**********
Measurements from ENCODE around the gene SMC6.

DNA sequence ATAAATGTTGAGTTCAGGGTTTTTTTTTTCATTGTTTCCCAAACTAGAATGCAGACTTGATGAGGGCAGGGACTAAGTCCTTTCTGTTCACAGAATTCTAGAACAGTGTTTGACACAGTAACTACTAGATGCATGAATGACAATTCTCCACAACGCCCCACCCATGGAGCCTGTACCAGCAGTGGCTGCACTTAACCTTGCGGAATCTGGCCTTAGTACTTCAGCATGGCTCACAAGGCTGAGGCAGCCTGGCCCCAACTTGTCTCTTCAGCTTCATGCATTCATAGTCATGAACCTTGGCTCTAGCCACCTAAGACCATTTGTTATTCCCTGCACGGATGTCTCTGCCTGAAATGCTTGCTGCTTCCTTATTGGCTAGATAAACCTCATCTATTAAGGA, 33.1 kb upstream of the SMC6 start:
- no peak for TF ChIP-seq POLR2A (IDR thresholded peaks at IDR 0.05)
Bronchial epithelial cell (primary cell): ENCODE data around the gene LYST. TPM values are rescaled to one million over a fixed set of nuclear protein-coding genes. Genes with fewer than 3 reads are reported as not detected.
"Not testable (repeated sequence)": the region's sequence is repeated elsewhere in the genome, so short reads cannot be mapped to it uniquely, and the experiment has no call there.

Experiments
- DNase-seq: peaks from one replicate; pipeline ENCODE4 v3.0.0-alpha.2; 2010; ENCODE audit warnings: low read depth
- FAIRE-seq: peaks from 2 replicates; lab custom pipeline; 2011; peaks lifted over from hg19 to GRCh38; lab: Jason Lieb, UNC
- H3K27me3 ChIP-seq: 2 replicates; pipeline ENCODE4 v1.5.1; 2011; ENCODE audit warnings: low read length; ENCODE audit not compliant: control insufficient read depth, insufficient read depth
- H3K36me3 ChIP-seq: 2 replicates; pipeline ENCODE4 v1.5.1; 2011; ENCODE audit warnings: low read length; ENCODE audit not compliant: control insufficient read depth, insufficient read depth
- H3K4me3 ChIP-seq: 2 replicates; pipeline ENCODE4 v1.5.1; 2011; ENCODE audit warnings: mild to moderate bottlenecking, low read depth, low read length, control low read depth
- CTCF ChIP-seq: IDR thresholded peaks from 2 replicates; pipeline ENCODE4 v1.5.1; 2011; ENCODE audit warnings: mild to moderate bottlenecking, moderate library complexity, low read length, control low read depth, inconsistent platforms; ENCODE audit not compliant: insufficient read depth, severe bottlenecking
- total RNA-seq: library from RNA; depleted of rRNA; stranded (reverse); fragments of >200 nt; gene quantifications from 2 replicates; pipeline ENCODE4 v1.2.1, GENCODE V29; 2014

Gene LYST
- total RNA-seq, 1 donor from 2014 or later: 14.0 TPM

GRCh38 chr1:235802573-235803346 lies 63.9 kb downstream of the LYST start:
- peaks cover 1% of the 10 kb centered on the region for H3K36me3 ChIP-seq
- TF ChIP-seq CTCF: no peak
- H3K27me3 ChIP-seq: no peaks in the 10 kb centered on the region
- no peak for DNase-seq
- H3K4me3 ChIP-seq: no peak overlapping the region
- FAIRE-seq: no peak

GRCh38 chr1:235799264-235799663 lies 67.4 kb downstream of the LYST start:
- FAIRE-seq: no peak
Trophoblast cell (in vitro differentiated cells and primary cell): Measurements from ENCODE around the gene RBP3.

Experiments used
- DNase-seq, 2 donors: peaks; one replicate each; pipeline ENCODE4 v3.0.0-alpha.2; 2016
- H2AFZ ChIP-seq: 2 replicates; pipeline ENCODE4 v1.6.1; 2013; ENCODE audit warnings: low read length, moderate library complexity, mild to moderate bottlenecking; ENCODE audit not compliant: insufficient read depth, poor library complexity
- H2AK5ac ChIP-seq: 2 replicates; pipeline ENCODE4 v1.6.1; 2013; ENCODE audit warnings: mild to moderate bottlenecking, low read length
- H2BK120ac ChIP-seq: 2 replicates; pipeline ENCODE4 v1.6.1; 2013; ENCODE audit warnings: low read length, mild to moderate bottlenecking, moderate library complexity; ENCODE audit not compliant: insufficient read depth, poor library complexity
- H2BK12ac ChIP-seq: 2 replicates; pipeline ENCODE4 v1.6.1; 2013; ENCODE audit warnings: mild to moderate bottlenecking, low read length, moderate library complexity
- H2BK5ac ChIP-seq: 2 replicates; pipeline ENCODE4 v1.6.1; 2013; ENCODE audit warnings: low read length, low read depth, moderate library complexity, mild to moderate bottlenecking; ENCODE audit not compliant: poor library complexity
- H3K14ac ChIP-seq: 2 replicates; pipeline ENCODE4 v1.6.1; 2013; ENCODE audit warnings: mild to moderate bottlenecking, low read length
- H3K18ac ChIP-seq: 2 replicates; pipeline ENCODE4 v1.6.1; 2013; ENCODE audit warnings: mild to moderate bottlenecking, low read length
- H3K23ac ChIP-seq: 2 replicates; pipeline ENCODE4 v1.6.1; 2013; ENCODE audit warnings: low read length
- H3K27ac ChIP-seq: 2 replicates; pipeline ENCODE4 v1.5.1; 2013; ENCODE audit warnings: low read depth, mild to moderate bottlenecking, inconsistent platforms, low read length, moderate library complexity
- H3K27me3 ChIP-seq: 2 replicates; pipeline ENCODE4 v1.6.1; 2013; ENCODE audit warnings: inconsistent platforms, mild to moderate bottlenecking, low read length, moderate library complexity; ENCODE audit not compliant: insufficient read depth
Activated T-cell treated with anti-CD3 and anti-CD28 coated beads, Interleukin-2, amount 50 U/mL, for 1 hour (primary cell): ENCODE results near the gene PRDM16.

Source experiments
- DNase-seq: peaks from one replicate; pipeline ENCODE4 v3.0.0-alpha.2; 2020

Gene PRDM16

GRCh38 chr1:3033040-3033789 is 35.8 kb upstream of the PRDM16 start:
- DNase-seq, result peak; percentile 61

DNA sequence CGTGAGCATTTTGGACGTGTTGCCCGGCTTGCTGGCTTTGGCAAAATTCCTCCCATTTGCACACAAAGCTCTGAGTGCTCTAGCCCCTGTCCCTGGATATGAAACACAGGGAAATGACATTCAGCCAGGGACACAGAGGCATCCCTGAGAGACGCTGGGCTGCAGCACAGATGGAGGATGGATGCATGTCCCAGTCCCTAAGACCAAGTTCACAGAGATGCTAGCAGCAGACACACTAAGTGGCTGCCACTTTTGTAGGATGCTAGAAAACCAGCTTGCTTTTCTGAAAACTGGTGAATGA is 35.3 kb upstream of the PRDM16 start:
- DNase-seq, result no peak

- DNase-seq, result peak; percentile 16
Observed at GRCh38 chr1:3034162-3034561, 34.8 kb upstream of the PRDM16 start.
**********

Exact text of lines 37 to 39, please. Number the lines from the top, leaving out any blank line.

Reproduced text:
- H3K27me3 ChIP-seq: 2 replicates; pipeline ENCODE4 v1.6.1; 2013; ENCODE audit warnings: inconsistent platforms, mild to moderate bottlenecking, low read length, moderate library complexity; ENCODE audit not compliant: insufficient read depth
Activated T-cell treated with anti-CD3 and anti-CD28 coated beads, Interleukin-2, amount 50 U/mL, for 1 hour (primary cell): ENCODE results near the gene PRDM16.

Source experiments